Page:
rake gems:unpack

April 13th, 2009

Ever run the “gems:unpack” Rake task in a Rails app, and wondered why one or more of your gems was silently skipped?

Any gem that is loaded in your Rakefile (e.g. metric_fu, vlad, etc) is considered to be a ‘framework gem’ by Rails, and such gems are not unpacked. Given that the vendor/gems directory is not yet in the load path when the Rakefile is loading, this is probably a good idea.

In other words, if you have a library that provides Rake tasks, or is otherwise necessary for your .rake files to be valid, don’t expect “config.gem” and friends to handle it for you.

Calling in the dark

June 7th, 2008

Some of you may have overheard me on the first day of RailsConf bitching about some crazy piece of code in RSpec that was totally broken in Rubinius. If not, well, here is that code:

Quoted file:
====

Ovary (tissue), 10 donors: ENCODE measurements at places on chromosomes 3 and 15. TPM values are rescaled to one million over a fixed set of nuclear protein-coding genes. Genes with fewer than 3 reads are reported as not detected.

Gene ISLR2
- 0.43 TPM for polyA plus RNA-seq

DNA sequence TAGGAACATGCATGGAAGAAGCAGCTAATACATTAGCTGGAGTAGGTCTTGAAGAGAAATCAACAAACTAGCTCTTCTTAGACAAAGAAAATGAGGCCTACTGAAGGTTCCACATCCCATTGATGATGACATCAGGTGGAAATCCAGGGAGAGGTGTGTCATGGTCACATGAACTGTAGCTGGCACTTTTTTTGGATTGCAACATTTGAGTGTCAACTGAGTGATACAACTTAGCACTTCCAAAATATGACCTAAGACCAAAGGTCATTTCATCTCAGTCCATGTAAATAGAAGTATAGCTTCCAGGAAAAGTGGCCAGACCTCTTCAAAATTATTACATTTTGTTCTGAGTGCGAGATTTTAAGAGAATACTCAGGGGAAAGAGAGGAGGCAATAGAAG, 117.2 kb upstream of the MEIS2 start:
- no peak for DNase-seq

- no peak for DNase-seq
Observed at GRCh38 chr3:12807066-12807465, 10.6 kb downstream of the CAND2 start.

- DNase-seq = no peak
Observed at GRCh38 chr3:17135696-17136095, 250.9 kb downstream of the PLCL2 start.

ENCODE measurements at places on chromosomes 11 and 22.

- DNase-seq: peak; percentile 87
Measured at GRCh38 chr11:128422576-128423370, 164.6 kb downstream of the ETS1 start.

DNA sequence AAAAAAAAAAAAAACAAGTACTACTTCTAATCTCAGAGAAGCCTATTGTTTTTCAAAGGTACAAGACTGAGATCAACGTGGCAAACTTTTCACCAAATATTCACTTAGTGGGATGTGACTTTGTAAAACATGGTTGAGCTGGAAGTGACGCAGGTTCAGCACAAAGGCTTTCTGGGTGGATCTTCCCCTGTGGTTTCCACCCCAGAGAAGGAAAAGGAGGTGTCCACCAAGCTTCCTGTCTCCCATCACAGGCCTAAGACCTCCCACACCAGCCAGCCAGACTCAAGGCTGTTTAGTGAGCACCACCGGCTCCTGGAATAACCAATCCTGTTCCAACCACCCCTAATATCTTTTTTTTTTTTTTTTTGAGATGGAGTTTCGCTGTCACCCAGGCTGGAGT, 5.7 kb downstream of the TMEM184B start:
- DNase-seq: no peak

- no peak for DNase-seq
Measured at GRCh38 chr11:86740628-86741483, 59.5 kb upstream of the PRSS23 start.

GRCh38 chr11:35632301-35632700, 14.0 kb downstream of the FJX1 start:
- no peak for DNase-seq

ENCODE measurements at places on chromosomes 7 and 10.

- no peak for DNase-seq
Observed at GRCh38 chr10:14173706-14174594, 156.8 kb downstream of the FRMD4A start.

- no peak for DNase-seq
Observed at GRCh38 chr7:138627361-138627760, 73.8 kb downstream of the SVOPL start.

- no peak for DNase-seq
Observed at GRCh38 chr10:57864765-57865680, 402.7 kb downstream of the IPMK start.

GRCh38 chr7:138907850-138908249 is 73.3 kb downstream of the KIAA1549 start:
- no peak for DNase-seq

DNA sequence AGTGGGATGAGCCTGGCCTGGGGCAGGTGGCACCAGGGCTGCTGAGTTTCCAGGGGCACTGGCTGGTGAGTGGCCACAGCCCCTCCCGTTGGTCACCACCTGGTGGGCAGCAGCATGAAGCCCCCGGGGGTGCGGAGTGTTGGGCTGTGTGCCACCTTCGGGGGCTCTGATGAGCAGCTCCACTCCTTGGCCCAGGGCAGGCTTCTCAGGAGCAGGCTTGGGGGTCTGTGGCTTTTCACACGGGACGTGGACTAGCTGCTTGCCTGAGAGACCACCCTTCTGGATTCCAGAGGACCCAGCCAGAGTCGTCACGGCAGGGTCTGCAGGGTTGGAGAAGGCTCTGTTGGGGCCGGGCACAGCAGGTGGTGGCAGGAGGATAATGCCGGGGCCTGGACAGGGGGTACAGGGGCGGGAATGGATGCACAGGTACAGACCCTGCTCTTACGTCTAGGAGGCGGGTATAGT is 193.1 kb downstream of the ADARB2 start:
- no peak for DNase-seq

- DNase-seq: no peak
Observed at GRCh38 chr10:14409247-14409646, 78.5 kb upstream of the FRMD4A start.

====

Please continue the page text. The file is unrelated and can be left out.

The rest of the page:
eval("caller", registration_binding_block.binding)

Wow, what is going on here? After tracing through the RSpec code, I learned that ‘registration_binding_block’ was a block being turned into a Proc via block_pass.

For example:

def describe(&block)
  @registration_binding_block = block

So now we know what’s being returned by this method, but what about the rest of that line? Some people may not know that eval can take a Proc as a second argument. For the purposes of eval, a Proc and that Proc’s binding produce the same result. So we should also be able to say:

eval("caller", registration_binding_block)

What does it even mean to ask for “caller” in a Proc’s binding? What are we asking for? The Proc in question may not even have executed yet. It could just be sitting around, waiting to be called.

It turns out that RSpec wants to know the stack trace, not from this call to ‘eval’, but back from where the “registration_binding_block” was originally written; for example, one of the user’s spec files. RSpec uses this fairly extreme meta-programming trick in order to match your specs back to the file and line they were written on.

After the massive headache of understanding what the fix was, it turned out to be fairly easy to hack into Rubinius, and most of the RSpec specs now pass.